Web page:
Degeneration of round spermatids was prominent in one male at 300 mg/kg/day (No 18) and was characterized by condensed and hyper-eosinophilic round spermatids, often dissociated from the surrounding cells in the seminiferous tubule and sloughing into the lumen. Concurrent depletion of spermatocytes (round and elongated) and degeneration of elongated spermatids (as described above) were noted in this animal. The few remaining histologic changes noted in the testis, including minimal Sertoli cell vacuolation, were considered to be incidental findings and/or were within the range of background pathology encountered in the testis of rats of this age and strain. There was no test item-related alteration in the prevalence, severity, or histologic character of those incidental tissue alterations.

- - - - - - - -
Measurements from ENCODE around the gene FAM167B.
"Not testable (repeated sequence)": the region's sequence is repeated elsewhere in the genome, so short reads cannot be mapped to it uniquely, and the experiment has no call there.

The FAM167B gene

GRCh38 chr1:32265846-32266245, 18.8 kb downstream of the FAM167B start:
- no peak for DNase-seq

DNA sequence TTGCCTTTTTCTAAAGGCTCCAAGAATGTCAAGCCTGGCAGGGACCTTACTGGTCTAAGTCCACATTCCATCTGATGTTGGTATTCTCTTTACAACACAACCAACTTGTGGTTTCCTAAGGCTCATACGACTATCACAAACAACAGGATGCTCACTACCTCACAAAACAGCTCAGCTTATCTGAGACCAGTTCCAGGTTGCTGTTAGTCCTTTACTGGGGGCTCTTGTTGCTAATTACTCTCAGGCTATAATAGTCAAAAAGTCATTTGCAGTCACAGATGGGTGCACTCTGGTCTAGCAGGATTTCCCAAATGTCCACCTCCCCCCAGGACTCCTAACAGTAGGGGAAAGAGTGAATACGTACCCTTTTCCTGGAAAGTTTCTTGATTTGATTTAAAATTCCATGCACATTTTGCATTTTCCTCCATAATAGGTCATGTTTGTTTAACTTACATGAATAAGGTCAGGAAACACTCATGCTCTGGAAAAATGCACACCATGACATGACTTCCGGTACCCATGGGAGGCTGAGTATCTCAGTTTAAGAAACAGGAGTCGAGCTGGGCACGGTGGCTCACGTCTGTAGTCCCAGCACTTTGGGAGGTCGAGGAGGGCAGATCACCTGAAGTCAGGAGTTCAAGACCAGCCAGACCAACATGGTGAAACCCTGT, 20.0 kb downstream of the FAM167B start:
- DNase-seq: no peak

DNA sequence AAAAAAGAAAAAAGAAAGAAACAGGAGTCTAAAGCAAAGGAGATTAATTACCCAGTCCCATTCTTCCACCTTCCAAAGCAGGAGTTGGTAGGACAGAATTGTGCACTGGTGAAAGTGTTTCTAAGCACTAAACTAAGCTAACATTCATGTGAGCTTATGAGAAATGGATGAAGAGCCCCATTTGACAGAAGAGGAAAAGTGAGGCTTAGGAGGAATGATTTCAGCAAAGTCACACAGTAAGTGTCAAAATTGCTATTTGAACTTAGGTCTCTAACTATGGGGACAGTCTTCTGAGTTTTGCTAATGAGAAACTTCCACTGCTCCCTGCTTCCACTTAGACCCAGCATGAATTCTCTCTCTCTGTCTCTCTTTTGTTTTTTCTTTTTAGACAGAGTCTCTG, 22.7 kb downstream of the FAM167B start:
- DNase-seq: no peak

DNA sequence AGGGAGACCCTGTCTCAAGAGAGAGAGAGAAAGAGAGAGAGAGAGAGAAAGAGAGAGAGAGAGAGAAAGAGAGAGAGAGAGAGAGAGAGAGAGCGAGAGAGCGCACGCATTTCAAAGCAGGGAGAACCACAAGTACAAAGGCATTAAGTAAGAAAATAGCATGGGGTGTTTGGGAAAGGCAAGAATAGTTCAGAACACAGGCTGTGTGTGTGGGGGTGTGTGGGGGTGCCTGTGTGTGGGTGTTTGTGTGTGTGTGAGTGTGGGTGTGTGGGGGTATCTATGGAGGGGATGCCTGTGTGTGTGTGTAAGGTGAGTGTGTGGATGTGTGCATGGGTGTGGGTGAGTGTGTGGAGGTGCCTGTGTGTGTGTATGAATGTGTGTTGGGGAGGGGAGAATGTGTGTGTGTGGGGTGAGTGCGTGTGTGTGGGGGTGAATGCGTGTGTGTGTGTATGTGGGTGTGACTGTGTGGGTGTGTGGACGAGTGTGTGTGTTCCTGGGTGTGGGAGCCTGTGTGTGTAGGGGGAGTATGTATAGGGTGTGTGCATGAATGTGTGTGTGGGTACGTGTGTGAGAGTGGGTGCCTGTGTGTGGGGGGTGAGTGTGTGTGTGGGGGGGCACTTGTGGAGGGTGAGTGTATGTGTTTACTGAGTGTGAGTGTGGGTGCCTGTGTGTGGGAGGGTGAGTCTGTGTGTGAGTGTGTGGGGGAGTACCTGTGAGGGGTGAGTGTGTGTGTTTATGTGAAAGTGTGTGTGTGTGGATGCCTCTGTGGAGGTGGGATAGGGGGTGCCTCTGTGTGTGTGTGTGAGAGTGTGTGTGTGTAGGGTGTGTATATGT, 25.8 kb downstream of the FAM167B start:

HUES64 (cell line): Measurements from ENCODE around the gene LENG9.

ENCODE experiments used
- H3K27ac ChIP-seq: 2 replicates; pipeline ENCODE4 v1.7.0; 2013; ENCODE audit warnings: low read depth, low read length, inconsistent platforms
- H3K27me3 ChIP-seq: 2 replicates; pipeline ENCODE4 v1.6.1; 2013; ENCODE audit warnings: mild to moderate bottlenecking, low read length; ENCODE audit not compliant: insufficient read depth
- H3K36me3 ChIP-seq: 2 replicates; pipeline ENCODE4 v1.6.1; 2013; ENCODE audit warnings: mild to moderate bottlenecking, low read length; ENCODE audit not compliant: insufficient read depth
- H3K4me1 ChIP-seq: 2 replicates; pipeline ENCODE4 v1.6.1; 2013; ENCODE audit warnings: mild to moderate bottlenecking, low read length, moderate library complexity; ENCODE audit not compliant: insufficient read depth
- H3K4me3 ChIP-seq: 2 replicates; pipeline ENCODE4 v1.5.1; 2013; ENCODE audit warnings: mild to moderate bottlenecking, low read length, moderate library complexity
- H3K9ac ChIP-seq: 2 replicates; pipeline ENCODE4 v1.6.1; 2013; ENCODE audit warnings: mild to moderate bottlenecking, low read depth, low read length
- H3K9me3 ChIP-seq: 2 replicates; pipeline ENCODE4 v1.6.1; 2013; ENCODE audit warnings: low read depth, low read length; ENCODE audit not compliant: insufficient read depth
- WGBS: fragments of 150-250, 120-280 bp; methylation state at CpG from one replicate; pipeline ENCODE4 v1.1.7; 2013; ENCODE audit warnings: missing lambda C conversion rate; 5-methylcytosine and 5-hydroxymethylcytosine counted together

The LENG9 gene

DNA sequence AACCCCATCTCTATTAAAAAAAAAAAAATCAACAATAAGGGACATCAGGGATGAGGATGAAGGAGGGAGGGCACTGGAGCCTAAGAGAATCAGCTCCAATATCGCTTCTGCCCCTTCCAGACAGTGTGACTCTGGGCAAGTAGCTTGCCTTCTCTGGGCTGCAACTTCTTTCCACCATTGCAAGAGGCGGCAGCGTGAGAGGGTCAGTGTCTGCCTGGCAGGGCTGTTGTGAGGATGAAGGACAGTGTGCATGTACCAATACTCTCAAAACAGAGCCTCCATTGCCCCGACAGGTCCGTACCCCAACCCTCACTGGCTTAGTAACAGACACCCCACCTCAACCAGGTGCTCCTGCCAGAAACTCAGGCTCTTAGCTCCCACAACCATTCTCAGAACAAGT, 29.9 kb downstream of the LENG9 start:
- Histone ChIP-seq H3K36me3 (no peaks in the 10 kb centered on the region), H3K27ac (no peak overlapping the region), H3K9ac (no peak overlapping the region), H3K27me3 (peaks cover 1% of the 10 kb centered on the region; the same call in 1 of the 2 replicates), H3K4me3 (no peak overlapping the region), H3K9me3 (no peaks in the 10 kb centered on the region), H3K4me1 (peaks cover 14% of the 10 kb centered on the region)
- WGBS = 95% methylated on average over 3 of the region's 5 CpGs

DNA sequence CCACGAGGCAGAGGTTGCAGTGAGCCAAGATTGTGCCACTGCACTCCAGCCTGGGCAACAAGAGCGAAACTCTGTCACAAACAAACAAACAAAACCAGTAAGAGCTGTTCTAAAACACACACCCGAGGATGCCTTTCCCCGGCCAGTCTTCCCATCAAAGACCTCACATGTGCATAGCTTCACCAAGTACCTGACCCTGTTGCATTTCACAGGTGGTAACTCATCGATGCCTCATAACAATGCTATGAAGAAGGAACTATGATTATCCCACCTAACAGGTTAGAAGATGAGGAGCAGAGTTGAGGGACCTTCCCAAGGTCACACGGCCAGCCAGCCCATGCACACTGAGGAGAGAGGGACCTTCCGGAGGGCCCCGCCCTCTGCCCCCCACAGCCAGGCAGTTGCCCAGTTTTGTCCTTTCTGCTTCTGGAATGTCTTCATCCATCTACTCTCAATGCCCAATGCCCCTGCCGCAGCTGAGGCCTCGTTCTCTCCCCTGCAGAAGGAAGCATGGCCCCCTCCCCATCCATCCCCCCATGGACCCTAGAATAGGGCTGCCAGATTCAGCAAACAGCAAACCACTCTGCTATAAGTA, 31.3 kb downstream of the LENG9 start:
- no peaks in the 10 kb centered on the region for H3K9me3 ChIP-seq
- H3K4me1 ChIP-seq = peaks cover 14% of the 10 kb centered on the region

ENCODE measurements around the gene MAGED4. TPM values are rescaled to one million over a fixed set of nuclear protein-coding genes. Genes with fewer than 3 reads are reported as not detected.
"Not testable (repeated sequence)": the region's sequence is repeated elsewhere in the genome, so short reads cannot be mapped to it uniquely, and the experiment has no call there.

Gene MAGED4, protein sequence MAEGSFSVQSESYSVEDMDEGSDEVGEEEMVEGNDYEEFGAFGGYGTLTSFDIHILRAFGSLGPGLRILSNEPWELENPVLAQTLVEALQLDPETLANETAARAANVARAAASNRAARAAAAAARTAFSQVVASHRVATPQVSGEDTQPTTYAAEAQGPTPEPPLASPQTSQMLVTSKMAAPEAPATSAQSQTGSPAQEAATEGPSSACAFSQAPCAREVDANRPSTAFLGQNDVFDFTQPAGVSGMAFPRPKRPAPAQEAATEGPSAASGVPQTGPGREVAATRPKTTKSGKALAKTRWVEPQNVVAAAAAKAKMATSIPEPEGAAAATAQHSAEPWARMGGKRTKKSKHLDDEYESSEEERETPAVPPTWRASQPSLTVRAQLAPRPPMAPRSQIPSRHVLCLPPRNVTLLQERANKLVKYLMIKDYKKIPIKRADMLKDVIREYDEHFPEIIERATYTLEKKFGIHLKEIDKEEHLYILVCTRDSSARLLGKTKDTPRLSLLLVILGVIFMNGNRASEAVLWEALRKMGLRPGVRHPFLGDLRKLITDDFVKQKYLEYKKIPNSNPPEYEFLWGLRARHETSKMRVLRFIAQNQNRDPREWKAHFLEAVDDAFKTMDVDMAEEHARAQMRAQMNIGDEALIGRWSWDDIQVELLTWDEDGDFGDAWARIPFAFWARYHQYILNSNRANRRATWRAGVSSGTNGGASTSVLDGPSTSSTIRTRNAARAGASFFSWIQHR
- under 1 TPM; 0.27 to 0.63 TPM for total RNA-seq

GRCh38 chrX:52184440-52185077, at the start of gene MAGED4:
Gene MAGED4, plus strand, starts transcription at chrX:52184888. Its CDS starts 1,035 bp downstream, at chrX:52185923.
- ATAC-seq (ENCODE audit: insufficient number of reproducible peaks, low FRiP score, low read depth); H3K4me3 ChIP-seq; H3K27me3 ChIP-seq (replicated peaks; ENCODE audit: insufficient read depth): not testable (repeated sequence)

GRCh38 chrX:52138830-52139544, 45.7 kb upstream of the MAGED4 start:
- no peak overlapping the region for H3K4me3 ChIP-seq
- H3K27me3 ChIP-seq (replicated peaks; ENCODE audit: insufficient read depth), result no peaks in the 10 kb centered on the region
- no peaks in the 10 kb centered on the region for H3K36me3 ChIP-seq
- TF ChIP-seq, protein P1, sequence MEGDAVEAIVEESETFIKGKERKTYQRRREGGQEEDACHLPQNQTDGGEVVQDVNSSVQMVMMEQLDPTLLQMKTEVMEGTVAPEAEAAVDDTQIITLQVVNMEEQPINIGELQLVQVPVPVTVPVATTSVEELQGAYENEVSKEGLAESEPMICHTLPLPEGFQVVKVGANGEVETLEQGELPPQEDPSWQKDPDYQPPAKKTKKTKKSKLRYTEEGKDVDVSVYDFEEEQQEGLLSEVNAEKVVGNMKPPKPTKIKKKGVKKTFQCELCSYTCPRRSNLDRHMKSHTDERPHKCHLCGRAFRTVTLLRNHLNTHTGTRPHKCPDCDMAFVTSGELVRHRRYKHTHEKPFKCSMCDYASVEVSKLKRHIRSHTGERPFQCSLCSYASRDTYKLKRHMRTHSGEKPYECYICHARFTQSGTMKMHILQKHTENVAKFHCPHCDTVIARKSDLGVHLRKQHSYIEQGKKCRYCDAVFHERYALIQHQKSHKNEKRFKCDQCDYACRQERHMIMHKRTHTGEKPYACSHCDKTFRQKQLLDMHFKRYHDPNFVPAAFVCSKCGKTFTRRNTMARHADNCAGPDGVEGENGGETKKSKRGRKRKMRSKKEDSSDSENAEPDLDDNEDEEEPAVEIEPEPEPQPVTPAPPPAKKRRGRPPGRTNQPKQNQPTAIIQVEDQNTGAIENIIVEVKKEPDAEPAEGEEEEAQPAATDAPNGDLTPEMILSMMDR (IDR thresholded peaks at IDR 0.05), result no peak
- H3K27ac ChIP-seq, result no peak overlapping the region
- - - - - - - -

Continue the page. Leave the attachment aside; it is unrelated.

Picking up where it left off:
The combination of histologic changes noted in the testis of Cyclamen Aldehyde-treated male rats is suggestive of a test item-related abnormality in spermiogenesis (transformation of round spermatids to mature, elongated spermatids) and spermiation (release of mature spermatids from the seminiferous epithelium) (O’Donnell, 2014).
Increased vacuolation of Sertoli cells can be a test item-related change. However, in the present study vacuolation was observed in the controls as well and severity was minimal in all groups. Therefore, there was insufficient evidence to suggest a test item-related effect in the context of this study.
The changes noted by light microscopy correlate with the changes on sperm analysis including lower sperm concentrations, and morphologic abnormalities.